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Vitaliy
09-15-2005, 06:18 PM
Hi Guys,

What air pressure to pre-charge an expansion tank?

- Tank comes pre-charged to the 40psi (this looks to low).
- I would like to maintain 50psi in my house plumbing.
(Is this OK? City water pressure is 90psi so I have room to play).
- "Watts" recommendation is to pre-charge tank to the working
pressure (this seems to be very logical and makes sense).
- Master_Plumber_Mark recommended pumping it to about 60psi
(why the higher air pressure would be better then equal to the
system working?)

So, what is the correct answer? Mark?

Thank you,

- Vitaliy

master plumber mark
09-15-2005, 06:40 PM
I sort of feel its better to charge the tank
about 10 --15 lbs higher than you want your system to be...

my reasoning is that the bladder inside the tank only needs to expand
at times of " higher" water pressure.....like when the water heater is
heating at night....


what we have run into is where the bladders are full to capacity
already all day long,

cause they are set at the same
pressure that is comming into the house and eventually they just
give way and water expands into the bladder...and stays there...full up
all the time....

and then they seem to wear out quicker...
the reubber inside expands and finally leaks

if you set your pressure a little higher then the water pushes up into
the tank ---and the tank is basically empty of water so their is plenty of
room still in the bladder for it to expand into...then when you open a faucet it all goes back out

I have noticed a slight pressure rush at first when you open a faucet
but it seems to be the best way for it to function ...you get used to it.

its better than the bladder being water logged all the time with no place for higher pressures to go. IMO

Vitaliy
09-15-2005, 06:47 PM
Hi Mark,

Thank you,

Your explanation sounds very reasonable and it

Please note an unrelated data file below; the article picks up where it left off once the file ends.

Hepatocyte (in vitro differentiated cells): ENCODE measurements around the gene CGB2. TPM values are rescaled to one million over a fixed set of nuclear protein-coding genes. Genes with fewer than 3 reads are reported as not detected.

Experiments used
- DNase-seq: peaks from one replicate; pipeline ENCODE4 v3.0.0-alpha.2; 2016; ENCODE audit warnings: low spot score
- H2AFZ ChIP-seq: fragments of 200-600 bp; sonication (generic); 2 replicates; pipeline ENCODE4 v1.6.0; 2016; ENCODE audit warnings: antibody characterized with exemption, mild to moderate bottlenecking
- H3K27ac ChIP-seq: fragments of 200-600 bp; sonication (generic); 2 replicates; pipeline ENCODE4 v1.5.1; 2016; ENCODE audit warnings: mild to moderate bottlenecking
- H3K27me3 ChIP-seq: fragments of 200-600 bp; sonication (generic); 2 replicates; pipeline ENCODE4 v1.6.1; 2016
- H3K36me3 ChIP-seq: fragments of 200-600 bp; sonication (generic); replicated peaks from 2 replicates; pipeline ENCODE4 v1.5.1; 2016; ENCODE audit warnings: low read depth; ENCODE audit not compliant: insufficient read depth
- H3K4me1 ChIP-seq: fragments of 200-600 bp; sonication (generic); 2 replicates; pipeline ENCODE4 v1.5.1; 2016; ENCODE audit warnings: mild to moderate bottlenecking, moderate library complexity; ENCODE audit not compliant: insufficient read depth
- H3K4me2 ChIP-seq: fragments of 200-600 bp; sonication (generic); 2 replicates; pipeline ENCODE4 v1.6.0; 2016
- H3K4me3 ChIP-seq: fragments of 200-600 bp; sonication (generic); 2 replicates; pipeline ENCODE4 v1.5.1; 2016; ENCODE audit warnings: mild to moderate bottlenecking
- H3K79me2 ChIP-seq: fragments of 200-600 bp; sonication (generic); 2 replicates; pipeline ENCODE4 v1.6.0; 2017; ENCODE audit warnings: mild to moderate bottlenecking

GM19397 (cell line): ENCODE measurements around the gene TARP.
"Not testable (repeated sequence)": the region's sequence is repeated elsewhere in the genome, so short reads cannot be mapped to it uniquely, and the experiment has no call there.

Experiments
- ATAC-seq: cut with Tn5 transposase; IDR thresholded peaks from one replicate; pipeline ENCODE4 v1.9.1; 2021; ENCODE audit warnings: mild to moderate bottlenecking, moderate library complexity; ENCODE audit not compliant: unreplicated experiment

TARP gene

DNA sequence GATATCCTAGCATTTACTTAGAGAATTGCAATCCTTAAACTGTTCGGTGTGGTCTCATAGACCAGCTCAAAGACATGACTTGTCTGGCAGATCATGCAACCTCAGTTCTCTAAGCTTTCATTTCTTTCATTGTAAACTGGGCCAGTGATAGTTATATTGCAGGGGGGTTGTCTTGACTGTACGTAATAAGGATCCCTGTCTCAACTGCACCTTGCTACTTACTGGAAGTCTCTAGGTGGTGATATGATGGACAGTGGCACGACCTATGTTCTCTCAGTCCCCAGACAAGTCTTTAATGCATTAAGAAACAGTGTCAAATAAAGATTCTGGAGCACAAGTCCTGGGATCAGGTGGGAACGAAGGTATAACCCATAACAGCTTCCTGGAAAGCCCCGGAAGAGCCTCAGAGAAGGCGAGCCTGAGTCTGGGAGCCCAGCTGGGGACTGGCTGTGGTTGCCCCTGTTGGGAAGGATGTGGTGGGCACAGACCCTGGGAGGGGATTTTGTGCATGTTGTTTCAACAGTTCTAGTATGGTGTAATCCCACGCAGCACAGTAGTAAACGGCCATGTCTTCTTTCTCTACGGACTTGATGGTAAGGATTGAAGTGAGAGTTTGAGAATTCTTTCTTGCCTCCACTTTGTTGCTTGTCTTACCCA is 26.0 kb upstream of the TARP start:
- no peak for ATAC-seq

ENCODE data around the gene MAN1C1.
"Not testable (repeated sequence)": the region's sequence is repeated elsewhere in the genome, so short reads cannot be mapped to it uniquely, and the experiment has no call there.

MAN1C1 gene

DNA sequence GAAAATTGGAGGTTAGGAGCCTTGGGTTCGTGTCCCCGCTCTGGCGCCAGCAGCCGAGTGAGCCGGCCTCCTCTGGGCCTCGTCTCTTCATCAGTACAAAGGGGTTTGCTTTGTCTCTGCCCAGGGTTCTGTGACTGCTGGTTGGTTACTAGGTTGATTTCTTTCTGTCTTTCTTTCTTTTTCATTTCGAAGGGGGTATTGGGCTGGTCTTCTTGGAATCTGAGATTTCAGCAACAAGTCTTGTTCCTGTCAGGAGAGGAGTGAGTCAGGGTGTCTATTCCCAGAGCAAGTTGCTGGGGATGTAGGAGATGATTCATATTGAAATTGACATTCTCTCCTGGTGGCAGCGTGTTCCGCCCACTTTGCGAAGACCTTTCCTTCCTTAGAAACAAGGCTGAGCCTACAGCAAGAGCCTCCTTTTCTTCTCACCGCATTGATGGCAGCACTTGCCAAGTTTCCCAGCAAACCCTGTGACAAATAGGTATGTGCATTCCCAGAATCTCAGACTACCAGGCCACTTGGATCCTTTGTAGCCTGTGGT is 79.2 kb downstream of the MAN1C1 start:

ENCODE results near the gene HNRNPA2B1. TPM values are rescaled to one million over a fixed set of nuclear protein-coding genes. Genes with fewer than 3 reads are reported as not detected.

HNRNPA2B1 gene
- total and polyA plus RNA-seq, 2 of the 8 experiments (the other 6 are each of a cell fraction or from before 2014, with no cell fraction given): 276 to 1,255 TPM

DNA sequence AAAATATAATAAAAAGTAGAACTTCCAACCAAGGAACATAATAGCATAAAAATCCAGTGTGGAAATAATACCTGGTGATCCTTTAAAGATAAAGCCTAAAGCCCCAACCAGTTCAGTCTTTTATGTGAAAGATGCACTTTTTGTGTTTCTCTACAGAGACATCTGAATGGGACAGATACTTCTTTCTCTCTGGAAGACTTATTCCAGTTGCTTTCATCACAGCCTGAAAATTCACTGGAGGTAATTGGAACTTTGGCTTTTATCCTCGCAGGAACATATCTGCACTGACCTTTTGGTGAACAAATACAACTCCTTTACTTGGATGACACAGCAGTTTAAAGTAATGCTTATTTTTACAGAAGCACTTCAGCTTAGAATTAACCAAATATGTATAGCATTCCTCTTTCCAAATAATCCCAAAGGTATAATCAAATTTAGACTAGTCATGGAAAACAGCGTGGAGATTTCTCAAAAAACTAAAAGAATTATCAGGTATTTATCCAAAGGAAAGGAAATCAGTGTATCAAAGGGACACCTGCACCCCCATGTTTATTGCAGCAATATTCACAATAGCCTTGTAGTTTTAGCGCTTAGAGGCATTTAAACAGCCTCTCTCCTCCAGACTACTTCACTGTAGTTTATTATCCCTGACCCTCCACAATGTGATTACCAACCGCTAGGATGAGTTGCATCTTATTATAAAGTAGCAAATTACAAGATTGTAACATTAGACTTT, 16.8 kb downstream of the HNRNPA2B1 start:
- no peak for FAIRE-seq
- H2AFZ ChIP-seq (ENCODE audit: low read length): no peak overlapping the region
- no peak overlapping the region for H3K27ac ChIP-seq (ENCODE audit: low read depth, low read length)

comes from experience this adds a lot of value to it!

- Vitaliy

hj
09-15-2005, 08:49 PM
Because the tank is a device to handle "extraordinary" events, rather than to store water for future use, the initial pressure is immaterial, as long as it is more than zero, and less than the 150psi the heater relief valve is set for. Between "more than zero" and the system's set pressure the tank will immediately read the system's set pressure when it is turned on. Above the set pressure it will accept any overpressure up to the point where the heater's relief valve opens and prevents any pressure over 150 psi.

Gary Slusser
09-16-2005, 06:26 AM
I tend to agree and yet the main cause of failure of all precharged captive air tanks is incorrect precharge air pressure; the bladder is stretched, leading to premature failure. IMO, I'd follow the manufacturers' instructions, they certainly have tested their product to know what is best.

Gary
Quality Water Associates

hj
09-16-2005, 11:17 AM
The bladder is not "stretched". It is the proper size to "fill" the tank with even a 1 psi charge, and always fills the tank when the system pressure is zero or the tank is not connected to any piping. Water entering the tank "folds the bladder so it takes up less space. But if there is no air pressure and the water enters the tank, the bladder is inverted so that it fills the top of the tank.

master plumber mark
09-16-2005, 04:13 PM
It looks like I am wrong about
the proper charge to make the expansioin tank

according to AMTROL it should be set at
incomming city water pressure , and I assume they
mean BEFORE it is kicked down through the PRV valve...

or do they mean after its gone through the PRV valve??



I have always set mine well above above the pressure
of the PRV valve....

check out the last page...of this spec sheet